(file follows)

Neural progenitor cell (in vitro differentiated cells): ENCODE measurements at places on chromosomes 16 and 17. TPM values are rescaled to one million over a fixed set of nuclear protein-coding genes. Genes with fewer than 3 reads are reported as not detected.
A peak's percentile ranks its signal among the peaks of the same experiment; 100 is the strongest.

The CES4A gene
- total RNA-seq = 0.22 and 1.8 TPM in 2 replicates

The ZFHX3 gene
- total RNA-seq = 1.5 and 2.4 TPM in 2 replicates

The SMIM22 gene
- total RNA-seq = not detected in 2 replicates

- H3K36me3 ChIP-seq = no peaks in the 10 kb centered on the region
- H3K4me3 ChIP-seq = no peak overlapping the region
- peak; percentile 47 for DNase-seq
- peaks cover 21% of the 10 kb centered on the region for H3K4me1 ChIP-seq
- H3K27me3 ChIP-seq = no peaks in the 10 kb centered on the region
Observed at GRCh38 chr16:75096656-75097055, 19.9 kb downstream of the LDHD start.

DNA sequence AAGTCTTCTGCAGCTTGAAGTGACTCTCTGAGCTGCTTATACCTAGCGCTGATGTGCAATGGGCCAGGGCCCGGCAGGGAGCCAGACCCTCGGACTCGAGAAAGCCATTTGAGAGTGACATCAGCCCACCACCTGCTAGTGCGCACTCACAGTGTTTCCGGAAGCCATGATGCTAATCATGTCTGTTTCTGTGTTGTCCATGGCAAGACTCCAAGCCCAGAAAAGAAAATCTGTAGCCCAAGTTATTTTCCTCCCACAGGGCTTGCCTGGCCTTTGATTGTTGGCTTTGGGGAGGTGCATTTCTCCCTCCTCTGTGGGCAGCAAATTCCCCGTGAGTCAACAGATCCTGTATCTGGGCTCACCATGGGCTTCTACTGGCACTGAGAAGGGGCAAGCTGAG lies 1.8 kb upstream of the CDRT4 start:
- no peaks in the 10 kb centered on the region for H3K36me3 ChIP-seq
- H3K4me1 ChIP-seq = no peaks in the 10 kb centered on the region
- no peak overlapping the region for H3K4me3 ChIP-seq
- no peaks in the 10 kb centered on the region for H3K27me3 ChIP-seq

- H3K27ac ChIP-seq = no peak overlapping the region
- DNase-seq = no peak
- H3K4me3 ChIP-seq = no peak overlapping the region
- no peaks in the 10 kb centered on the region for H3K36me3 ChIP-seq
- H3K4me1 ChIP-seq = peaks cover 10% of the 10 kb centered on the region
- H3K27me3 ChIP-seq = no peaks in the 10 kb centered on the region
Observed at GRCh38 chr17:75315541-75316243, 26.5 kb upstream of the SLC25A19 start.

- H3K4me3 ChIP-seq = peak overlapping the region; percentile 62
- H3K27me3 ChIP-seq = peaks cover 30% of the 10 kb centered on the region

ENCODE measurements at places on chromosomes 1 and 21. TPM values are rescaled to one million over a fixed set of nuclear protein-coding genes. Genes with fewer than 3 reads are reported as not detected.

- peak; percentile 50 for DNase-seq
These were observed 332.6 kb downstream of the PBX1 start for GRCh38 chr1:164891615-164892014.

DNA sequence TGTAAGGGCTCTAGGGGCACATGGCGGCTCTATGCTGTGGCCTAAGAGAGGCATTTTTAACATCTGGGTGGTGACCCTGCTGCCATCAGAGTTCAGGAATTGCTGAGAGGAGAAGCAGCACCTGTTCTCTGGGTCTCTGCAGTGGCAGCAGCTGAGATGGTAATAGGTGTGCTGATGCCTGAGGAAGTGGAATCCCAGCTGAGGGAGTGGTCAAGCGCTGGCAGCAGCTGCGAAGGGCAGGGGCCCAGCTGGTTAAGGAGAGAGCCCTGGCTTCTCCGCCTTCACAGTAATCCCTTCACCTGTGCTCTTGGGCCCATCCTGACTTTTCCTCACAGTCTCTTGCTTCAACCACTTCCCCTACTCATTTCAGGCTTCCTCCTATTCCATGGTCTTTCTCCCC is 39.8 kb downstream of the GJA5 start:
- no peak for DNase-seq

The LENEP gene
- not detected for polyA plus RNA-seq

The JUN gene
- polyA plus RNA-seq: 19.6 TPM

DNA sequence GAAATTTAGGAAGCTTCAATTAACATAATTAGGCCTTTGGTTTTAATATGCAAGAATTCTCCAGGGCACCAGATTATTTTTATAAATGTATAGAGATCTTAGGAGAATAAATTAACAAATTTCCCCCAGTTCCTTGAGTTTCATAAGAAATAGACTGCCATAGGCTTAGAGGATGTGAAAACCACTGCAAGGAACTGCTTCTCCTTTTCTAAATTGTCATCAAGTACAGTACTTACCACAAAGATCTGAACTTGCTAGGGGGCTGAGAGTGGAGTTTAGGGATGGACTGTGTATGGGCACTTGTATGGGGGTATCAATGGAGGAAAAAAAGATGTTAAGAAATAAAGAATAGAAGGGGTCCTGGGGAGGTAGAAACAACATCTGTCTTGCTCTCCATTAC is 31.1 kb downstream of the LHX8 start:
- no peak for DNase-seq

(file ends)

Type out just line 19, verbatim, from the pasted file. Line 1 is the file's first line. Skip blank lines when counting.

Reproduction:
- no peaks in the 10 kb centered on the region for H3K27me3 ChIP-seq